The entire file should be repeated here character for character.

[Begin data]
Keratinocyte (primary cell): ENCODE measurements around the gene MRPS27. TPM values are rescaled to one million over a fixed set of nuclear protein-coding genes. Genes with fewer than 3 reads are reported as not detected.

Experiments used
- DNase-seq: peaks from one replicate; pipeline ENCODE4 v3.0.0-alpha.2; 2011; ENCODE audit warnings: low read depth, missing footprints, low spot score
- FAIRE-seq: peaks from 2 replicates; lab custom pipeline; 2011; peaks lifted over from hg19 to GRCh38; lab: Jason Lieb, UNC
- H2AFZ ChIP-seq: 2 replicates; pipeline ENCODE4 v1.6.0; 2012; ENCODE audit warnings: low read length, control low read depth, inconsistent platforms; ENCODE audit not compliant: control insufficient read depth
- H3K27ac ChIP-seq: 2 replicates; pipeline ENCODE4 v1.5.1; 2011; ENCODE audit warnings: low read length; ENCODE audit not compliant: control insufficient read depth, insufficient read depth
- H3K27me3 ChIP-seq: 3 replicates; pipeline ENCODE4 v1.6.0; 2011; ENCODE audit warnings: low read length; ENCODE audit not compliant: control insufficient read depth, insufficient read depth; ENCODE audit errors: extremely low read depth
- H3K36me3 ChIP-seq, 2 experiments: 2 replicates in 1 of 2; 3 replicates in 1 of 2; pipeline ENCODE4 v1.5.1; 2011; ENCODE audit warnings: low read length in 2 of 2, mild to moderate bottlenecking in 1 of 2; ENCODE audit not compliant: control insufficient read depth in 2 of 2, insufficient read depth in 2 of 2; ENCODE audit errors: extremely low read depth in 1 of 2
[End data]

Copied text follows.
Keratinocyte (primary cell): ENCODE measurements around the gene MRPS27. TPM values are rescaled to one million over a fixed set of nuclear protein-coding genes. Genes with fewer than 3 reads are reported as not detected.

Experiments used
- DNase-seq: peaks from one replicate; pipeline ENCODE4 v3.0.0-alpha.2; 2011; ENCODE audit warnings: low read depth, missing footprints, low spot score
- FAIRE-seq: peaks from 2 replicates; lab custom pipeline; 2011; peaks lifted over from hg19 to GRCh38; lab: Jason Lieb, UNC
- H2AFZ ChIP-seq: 2 replicates; pipeline ENCODE4 v1.6.0; 2012; ENCODE audit warnings: low read length, control low read depth, inconsistent platforms; ENCODE audit not compliant: control insufficient read depth
- H3K27ac ChIP-seq: 2 replicates; pipeline ENCODE4 v1.5.1; 2011; ENCODE audit warnings: low read length; ENCODE audit not compliant: control insufficient read depth, insufficient read depth
- H3K27me3 ChIP-seq: 3 replicates; pipeline ENCODE4 v1.6.0; 2011; ENCODE audit warnings: low read length; ENCODE audit not compliant: control insufficient read depth, insufficient read depth; ENCODE audit errors: extremely low read depth
- H3K36me3 ChIP-seq, 2 experiments: 2 replicates in 1 of 2; 3 replicates in 1 of 2; pipeline ENCODE4 v1.5.1; 2011; ENCODE audit warnings: low read length in 2 of 2, mild to moderate bottlenecking in 1 of 2; ENCODE audit not compliant: control insufficient read depth in 2 of 2, insufficient read depth in 2 of 2; ENCODE audit errors: extremely low read depth in 1 of 2